Presentations of weaving and other fabric arts, 3-D scanning of regalia, and demonstrations of Tlingit spear-throwers were held throughout the conference, which concluded on Sunday, September 29, with the “World of Aak’w Kwáan” orientation at the University of Alaska Southeast campus, followed by a boat tour of Auke Bay.
Held October 13-17, 2017, at the Sitka Fine Arts Campus (formerly Sheldon Jackson School).
Sitka conference theme: Haa Shagóon, Yei Sh Natoosneix (Our History, We are Healing Ourselves).
Conference Outline: Evening of October 13, Welcome event, “Warming Our Hands,” 6 pm, Odess Hall; October 14-16, all day talks and evening sessions; and October 17, Wrap up brunch.
Summary: Special events included a Kiks.adí welcoming ceremony on Saturday evening, October 14; a Monday afternoon Kiks.adí ceremony at the base of Noo Tlein (aka, “Castle Hill”); and throughout the conference presentations by representatives of the Smithsonian Institution demonstrating 3-D scanning and how such scans are translated into plastic and wood, and an outdoor demonstration of the use of the atlatl, the spear-throwing device.
Other special events at the October conference included an on-going weaving workshop complimented by a retrospective (by Aldona Joniatis) on the work of Clarissa Rizal and Teri Rofkar, both of whom were the subjects of a beautiful documentary, “Lineage: Tlingit Art Across Generations,” produced by Scott Burton and Ishmael Hope, that was screened at the conference on Monday afternoon, October 16. The conference concluded on the morning of Tuesday, October 17, with a “wrap-up” brunch.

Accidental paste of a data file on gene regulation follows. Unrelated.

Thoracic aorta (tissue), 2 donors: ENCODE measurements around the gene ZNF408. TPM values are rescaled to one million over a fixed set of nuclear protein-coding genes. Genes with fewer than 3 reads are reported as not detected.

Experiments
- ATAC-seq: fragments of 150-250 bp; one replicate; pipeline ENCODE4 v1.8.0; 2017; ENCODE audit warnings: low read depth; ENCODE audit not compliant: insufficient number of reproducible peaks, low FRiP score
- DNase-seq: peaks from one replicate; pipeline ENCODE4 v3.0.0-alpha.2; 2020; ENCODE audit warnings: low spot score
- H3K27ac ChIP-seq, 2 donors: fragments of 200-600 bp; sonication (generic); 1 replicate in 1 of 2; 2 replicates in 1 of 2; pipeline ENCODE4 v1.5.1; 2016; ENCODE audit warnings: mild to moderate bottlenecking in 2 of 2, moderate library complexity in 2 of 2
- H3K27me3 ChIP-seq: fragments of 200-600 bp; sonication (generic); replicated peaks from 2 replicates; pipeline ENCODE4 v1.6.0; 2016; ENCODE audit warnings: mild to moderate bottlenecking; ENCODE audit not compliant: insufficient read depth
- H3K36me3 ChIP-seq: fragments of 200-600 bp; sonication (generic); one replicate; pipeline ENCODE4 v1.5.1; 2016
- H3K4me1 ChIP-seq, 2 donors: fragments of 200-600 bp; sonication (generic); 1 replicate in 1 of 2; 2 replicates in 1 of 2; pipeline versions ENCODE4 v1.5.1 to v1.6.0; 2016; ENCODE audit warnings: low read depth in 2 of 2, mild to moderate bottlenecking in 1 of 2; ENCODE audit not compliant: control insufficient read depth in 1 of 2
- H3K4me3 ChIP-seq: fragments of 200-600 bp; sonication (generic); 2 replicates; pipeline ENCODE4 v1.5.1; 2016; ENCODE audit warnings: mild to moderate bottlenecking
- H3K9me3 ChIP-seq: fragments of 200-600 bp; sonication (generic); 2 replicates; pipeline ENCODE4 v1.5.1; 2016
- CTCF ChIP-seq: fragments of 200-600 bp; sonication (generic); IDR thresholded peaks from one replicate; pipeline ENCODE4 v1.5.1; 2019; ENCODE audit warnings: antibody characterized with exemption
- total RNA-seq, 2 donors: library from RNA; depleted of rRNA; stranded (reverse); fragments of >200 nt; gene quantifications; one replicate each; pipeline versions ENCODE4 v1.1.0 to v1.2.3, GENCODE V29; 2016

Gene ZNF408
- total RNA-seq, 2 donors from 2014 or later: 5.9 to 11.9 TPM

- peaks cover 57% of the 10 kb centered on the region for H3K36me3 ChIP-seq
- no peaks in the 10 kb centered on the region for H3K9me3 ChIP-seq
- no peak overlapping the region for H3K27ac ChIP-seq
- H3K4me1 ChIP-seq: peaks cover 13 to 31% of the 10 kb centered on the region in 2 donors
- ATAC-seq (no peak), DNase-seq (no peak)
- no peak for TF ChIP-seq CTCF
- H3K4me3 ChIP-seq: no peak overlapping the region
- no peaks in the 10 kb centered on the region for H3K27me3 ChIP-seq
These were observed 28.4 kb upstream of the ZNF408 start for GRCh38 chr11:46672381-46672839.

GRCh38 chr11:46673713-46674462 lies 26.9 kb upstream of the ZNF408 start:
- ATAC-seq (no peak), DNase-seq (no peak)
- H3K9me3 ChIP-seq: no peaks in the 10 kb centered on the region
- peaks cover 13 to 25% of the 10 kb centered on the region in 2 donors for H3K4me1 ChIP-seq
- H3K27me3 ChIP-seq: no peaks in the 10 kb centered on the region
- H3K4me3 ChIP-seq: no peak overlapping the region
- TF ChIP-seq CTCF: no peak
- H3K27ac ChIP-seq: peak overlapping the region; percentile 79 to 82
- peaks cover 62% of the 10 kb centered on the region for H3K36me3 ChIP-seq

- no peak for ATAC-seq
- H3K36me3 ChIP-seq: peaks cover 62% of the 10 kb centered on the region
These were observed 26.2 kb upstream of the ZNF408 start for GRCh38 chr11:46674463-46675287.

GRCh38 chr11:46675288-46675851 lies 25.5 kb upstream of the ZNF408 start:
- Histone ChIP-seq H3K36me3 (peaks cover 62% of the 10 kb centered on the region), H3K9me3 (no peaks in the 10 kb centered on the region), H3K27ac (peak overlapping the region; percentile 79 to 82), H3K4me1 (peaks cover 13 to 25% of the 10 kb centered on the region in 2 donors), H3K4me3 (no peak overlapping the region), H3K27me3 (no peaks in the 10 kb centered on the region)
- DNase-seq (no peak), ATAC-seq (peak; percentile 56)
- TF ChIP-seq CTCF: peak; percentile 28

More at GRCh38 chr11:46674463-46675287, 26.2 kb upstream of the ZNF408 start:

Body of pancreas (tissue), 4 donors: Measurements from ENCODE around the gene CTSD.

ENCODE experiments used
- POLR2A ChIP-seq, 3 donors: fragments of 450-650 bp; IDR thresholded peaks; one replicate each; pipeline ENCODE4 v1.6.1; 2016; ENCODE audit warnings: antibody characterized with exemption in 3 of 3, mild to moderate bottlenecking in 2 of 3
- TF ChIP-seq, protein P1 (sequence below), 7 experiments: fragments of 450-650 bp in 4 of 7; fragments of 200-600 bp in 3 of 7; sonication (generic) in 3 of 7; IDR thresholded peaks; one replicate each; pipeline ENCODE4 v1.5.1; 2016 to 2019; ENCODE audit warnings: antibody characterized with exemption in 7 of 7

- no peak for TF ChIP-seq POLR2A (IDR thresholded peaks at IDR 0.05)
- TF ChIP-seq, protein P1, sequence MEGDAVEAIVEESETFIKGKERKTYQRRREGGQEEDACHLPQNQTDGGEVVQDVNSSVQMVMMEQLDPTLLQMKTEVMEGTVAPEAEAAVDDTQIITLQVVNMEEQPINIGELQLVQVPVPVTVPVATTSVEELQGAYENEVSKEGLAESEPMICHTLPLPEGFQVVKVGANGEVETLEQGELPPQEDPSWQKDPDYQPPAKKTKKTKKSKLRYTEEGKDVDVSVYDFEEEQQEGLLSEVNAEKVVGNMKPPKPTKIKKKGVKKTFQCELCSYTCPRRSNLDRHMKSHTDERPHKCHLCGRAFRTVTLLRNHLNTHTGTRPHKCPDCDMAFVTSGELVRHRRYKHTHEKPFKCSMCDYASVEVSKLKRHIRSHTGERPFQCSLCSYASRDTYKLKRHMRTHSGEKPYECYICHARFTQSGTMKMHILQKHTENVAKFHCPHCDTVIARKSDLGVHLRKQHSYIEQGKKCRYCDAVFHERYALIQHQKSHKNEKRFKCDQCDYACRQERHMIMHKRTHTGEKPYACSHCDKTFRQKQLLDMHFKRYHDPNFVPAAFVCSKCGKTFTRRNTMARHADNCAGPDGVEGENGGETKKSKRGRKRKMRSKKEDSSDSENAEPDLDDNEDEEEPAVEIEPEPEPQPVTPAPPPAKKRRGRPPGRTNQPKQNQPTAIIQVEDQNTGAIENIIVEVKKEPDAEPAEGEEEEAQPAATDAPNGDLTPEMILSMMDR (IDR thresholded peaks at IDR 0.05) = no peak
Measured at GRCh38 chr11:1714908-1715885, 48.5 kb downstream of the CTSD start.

Videos of the conference can be viewed at this link: Click Here
Alaska Sesquicentennial: The October 13-17 conference in Sitka coincided with the October 18 Alaska Day observances of the 150th anniversary of the Treaty of Cession whereby the United States acquired Russian interests in Alaska. Our conference added new perspectives, those of Alaska Natives whose decades-long challenges to the so-called “Purchase of Alaska” were finally addressed in the Alaska Native Claims Settlement Act of 1971. Immediately following and in concert with the conference, a presentation on Tuesday afternoon at Mt. Edgecumbe High School, titled “Treaty of Cession: Causes and Consequences,” featured a panel of four Russian scholars and four Tlingit activists, a discussion moderated by Professor Stephen Haycox and produced by Peter Metcalfe. The panel discussion may be viewed at this link: Click Here
Sharing Our Knowledge has received generous support from…
National Science Foundation – Documenting Endangered Languages grants #1233310, #1500824, #1747878, and #1907979. Any opinions, findings, and conclusions or recommendations expressed in this material are those of the author(s) and do not necessarily reflect the views of the National Science Foundation. Other support has been provided by:
Goldbelt Heritage Foundation
Sealaska Heritage Institute
The Central Council of Tlingit and Haida Indian Tribes of Alaska
The University of Alaska Southeast
The Organizing Committee
Executive Director; Satóok’ (Linda Belarde); U.tw (Joaqlin Estus); Guneiwtí (Marsha Hotch); Gunaak’w (Sergei Kan); Wooshkeekaa (Brooke Leslie); K’ashdahein Éesh (Peter Metcalfe); Sigoop (Alfie Price); Shaagunasstaa (Bob Sam); Ljáakk’ (Alice Taff).
The Sharing Our Knowledge Conference provides venues, support, and encouragement for the presentation of topics relevant to the people indigenous to Southeast Alaska, and for the expression of their cultures through performances, exhibitions, and ceremonies. Any opinions, findings, conclusions, or recommendations expressed are those of the presenters and do not necessarily reflect the views of Sharing Our Knowledge.